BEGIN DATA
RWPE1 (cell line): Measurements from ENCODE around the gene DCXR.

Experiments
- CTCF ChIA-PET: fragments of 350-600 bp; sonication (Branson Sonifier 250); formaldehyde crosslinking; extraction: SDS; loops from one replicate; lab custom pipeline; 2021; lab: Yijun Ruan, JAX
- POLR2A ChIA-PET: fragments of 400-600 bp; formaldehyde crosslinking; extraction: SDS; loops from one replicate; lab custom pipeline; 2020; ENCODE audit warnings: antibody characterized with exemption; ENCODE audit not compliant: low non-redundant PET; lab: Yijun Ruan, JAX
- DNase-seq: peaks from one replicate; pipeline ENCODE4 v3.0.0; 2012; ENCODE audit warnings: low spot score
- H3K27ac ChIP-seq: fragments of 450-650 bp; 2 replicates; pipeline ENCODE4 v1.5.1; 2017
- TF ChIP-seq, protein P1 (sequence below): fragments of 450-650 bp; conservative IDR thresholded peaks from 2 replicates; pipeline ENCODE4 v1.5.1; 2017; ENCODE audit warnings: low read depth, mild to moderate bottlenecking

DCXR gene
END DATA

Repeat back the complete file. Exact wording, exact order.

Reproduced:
RWPE1 (cell line): Measurements from ENCODE around the gene DCXR.

Experiments
- CTCF ChIA-PET: fragments of 350-600 bp; sonication (Branson Sonifier 250); formaldehyde crosslinking; extraction: SDS; loops from one replicate; lab custom pipeline; 2021; lab: Yijun Ruan, JAX
- POLR2A ChIA-PET: fragments of 400-600 bp; formaldehyde crosslinking; extraction: SDS; loops from one replicate; lab custom pipeline; 2020; ENCODE audit warnings: antibody characterized with exemption; ENCODE audit not compliant: low non-redundant PET; lab: Yijun Ruan, JAX
- DNase-seq: peaks from one replicate; pipeline ENCODE4 v3.0.0; 2012; ENCODE audit warnings: low spot score
- H3K27ac ChIP-seq: fragments of 450-650 bp; 2 replicates; pipeline ENCODE4 v1.5.1; 2017
- TF ChIP-seq, protein P1 (sequence below): fragments of 450-650 bp; conservative IDR thresholded peaks from 2 replicates; pipeline ENCODE4 v1.5.1; 2017; ENCODE audit warnings: low read depth, mild to moderate bottlenecking

DCXR gene